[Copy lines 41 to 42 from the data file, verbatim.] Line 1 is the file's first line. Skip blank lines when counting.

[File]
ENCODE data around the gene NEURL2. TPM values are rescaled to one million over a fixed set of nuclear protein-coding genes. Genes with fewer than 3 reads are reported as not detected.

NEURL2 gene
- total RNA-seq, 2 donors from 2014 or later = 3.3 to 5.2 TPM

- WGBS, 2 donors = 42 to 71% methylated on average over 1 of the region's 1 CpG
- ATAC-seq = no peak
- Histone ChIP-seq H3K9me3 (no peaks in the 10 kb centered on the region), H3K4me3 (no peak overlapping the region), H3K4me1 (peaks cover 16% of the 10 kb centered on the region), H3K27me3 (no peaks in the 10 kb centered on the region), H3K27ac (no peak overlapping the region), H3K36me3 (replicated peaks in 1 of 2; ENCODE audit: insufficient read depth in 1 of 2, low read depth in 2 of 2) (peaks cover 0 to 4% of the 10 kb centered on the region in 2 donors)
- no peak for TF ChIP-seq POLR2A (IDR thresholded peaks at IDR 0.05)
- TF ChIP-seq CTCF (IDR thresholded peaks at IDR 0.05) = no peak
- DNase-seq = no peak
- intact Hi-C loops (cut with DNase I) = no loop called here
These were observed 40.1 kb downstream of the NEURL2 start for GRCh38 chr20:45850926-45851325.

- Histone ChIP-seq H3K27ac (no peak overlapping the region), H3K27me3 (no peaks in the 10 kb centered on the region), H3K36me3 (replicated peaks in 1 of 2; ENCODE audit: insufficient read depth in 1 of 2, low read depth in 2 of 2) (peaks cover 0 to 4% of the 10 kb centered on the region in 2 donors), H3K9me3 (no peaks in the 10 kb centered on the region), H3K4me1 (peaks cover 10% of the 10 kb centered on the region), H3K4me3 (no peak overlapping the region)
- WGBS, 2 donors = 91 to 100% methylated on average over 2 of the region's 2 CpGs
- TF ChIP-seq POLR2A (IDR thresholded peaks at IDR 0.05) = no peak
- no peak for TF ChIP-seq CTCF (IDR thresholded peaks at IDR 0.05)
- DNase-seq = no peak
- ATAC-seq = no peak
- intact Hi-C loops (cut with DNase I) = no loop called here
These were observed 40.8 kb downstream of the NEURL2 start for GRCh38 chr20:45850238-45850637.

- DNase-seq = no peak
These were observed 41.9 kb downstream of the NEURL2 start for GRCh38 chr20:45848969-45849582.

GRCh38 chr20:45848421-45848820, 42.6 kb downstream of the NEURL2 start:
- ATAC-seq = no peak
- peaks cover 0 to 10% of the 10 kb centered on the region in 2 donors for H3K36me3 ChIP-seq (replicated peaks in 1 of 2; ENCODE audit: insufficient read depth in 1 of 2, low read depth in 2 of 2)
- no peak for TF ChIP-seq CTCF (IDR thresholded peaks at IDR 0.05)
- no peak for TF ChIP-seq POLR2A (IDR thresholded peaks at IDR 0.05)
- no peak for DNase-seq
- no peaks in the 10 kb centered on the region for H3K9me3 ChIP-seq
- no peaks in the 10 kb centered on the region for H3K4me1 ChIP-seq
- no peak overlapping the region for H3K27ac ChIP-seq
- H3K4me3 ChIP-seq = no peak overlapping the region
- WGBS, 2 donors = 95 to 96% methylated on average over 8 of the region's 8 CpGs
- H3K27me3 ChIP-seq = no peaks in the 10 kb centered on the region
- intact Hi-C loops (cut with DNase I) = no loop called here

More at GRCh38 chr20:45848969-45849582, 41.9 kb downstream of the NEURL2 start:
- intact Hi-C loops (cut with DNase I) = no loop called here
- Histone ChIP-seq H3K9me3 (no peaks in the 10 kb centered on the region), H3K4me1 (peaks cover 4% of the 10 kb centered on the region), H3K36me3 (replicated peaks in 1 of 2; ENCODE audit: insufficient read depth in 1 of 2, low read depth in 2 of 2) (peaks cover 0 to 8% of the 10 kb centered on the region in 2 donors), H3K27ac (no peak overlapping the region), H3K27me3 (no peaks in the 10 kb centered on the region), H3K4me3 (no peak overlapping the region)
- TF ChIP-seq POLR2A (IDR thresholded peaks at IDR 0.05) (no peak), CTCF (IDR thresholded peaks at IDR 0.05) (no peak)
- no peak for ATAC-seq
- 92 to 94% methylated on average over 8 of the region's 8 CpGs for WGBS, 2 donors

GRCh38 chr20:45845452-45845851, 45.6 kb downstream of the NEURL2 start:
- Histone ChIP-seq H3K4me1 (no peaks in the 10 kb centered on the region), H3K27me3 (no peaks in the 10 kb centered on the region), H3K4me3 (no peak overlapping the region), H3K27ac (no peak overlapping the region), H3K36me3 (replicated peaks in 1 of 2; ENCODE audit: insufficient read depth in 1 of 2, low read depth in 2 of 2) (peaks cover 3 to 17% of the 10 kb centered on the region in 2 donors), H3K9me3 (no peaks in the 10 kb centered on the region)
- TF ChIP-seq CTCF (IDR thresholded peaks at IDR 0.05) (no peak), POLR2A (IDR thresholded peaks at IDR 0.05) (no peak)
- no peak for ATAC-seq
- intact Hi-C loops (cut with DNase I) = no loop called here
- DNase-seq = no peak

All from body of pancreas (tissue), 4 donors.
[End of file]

GRCh38 chr20:45845452-45845851, 45.6 kb downstream of the NEURL2 start:
- Histone ChIP-seq H3K4me1 (no peaks in the 10 kb centered on the region), H3K27me3 (no peaks in the 10 kb centered on the region), H3K4me3 (no peak overlapping the region), H3K27ac (no peak overlapping the region), H3K36me3 (replicated peaks in 1 of 2; ENCODE audit: insufficient read depth in 1 of 2, low read depth in 2 of 2) (peaks cover 3 to 17% of the 10 kb centered on the region in 2 donors), H3K9me3 (no peaks in the 10 kb centered on the region)